Venture capital goes ‘public’?

Elite_Dangerous_artwork

I recently wrote a blog post about crowdfunding (‘Kickstarter capitalism‘). In that post I largely reflected the perceptions of a typical ‘backer’ (or, one might say, ‘investor’) in crowdfunded initiatives – that is, someone like me. I’ve become enthused about how crowdfunding can help bring new creative ideas to life, when otherwise they might never have been funded; I’ve also bascked a number of such ‘projects’.

Once that post was published, I realized that there were still aspects that I wanted to address, particularly relating to the perspectives of crowdfunding from the view of a potential raiser of funds / project ‘creator’. I’ve not yet ‘created’ my own project on Kickstarter, but I have ‘participated’ in the creation of a project with a group (a consortium?!) of other individuals (more on that in a another post at another time!).

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Kickstarter capitalism

Screen shot 2013-01-10 at 11.16.57 PM

Extract of screenshot from Kickstarter project “CST-01: The World’s Thinnest Watch” by Central Standard Timing [screenshot taken on January 10, 2013]

Crowdfunding‘ (or crowdsourced funding) isn’t new, but it took a leap forward in 2012 as people became more familiar with websites like Kickstarter (possibly the most well known crowdfunding site), Indiegogo, Pozible, Rockethub, Sponsume, and others.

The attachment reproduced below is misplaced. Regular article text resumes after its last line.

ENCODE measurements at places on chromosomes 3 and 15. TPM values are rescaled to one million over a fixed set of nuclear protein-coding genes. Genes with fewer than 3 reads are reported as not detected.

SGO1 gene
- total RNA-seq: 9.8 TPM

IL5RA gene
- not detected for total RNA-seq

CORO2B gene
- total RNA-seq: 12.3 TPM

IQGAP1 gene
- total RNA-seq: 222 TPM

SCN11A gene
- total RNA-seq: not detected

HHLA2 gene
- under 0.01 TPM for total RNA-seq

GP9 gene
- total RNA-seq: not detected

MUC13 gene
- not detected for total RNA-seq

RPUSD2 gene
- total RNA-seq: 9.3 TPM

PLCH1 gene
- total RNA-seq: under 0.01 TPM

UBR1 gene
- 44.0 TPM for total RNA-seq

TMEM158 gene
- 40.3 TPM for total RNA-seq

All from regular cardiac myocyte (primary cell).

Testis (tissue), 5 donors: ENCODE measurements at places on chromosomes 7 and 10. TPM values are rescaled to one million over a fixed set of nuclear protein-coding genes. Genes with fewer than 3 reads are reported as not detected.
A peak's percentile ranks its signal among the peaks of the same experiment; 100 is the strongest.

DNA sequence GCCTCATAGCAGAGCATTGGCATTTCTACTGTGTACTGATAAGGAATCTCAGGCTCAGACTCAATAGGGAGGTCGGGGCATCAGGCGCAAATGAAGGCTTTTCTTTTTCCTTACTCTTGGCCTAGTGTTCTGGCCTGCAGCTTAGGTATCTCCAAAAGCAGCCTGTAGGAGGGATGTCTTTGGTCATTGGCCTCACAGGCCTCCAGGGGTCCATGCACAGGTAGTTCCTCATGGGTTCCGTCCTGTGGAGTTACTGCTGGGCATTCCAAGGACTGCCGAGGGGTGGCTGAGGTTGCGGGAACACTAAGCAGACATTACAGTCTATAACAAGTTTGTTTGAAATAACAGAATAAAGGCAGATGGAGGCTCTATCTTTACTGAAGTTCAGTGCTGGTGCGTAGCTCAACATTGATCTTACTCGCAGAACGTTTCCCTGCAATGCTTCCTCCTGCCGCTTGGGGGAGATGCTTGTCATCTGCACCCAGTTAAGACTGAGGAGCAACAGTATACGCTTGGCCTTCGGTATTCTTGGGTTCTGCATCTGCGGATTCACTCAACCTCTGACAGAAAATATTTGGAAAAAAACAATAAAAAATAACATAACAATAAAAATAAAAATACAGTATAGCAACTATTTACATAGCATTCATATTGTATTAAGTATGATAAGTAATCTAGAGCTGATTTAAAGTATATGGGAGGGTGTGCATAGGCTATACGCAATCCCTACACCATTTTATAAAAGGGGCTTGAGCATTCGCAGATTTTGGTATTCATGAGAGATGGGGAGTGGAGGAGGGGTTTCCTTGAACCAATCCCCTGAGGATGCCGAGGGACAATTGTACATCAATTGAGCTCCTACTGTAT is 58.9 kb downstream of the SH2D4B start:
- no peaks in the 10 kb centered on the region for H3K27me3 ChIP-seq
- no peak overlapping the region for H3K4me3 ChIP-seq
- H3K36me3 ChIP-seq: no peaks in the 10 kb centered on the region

The pure concept of crowdfunding is very interesting. In some ways it goes right to the the very core of capitalism, using the internet to apply specific marketing concepts. In other ways it raises ethical questions about financing of projects. On the face of it, it’s a huge opportunity for entrepreneurs, artists, individuals, and dreamers.

I’ve recently ‘invested’ in a number of crowdfunding projects, and have for a while wanted to note down some of my thoughts about the emotions that it evokes.

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Financial downturns, plane crashes, and train wrecks

Image “Panic of 1873 bank run”, Illus. in: Frank Leslie’s Illustrated Newspaper, 1873 Oct. 4, p. 67. – see Wikipedia for further details

Tim Harford, wrote a great blog post today, “Time to bring in the crash investigators”, which opened as follows:

The NTSB is capable of providing a clear and authoritative narrative, explanations and conclusions about the crisis

After a financial train wreck, it’s time to begin to learn lessons from the disaster and prevent its recurrence.

I found that the blog post led me to a number of further thoughts around this topic, which I have set out below.

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Future of work thread (via Work Talk Research)

I came across a tweet this evening from Stowe Boyd (@stoweboyd), a blogger, and decided to share my own thoughts (a copy of which is set out further down this post), on the topic of:

What are the ten (or so) most important themes or trends in the future of work, today?

There’s a good discussion developing, and I’ll be interested to see where it ends up (Stowe Boyd is using his site to crowdsource some thoughts on the topic, and is planning to present an analysis in the next couple of weeks).